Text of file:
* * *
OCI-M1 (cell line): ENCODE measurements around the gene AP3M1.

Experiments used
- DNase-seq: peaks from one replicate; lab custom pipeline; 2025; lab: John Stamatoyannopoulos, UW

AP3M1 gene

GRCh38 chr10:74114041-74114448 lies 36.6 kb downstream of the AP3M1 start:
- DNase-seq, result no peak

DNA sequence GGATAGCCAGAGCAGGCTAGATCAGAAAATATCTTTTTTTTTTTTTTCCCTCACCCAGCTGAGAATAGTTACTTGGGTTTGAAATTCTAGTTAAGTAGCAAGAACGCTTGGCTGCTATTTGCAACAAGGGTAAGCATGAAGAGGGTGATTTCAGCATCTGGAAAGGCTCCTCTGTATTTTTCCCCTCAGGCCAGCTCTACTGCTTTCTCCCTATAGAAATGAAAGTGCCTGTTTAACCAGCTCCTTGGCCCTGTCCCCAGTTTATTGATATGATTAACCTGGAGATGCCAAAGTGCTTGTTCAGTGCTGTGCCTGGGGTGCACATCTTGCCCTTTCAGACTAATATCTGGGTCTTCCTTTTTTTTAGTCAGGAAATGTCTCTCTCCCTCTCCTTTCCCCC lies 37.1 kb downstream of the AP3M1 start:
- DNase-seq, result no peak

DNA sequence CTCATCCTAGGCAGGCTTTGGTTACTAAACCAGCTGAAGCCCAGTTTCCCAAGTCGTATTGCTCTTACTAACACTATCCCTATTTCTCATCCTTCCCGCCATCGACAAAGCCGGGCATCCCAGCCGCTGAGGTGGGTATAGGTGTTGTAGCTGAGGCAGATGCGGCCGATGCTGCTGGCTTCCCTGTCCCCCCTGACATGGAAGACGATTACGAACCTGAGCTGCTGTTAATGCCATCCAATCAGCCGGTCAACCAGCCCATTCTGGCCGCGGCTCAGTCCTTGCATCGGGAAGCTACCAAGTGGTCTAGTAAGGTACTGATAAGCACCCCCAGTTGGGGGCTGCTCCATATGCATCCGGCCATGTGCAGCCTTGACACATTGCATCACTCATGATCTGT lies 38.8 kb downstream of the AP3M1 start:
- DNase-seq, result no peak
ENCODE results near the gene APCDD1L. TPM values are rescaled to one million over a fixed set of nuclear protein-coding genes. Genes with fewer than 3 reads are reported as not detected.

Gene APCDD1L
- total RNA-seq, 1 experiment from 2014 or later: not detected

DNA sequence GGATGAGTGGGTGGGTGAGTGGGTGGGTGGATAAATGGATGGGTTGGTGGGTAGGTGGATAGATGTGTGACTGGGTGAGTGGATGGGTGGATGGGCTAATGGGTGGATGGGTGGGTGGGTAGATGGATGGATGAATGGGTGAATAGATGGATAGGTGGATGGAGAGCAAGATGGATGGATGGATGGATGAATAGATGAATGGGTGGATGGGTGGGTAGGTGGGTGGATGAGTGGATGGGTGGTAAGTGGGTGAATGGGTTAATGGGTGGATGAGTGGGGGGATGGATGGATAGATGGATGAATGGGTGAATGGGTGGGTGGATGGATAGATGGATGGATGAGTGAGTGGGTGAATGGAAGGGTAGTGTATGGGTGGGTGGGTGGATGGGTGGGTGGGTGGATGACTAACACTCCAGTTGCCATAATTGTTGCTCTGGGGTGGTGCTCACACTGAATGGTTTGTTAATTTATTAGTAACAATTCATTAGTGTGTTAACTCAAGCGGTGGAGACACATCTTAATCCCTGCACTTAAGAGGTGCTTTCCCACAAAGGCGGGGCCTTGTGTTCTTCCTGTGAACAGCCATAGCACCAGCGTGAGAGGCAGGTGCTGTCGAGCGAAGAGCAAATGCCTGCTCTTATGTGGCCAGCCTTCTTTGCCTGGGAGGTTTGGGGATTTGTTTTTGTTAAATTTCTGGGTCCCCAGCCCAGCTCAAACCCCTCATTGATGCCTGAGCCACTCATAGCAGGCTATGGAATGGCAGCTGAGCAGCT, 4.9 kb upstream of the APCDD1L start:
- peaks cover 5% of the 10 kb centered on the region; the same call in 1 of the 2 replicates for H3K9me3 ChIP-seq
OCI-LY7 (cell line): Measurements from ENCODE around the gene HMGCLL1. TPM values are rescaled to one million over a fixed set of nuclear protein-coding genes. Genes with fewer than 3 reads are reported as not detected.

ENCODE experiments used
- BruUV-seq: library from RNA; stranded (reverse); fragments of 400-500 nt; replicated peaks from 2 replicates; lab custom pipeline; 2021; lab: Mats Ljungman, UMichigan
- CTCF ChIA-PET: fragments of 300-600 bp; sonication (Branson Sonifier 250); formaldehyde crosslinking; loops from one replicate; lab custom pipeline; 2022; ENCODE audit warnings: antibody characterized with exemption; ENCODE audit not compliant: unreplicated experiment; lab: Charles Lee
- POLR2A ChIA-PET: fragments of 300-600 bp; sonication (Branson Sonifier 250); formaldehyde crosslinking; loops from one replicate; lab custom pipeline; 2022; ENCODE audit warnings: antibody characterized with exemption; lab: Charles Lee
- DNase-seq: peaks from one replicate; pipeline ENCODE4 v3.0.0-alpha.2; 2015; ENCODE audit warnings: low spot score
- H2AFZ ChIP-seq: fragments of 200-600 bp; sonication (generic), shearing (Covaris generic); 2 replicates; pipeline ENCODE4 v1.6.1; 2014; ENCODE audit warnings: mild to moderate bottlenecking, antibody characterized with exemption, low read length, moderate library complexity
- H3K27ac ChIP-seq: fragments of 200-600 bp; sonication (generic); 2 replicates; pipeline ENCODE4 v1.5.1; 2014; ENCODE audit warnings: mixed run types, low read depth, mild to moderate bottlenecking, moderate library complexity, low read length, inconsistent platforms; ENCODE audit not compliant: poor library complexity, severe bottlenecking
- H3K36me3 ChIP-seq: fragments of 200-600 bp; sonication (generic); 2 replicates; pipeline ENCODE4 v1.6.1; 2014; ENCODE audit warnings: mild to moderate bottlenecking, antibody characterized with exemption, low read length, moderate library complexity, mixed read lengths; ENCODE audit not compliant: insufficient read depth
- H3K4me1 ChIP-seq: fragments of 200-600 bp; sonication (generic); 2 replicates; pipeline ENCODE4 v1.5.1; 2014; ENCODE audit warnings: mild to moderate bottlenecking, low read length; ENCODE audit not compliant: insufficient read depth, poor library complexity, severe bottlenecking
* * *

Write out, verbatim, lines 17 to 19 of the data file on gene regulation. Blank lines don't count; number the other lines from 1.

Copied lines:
ENCODE experiments used
- BruUV-seq: library from RNA; stranded (reverse); fragments of 400-500 nt; replicated peaks from 2 replicates; lab custom pipeline; 2021; lab: Mats Ljungman, UMichigan
- CTCF ChIA-PET: fragments of 300-600 bp; sonication (Branson Sonifier 250); formaldehyde crosslinking; loops from one replicate; lab custom pipeline; 2022; ENCODE audit warnings: antibody characterized with exemption; ENCODE audit not compliant: unreplicated experiment; lab: Charles Lee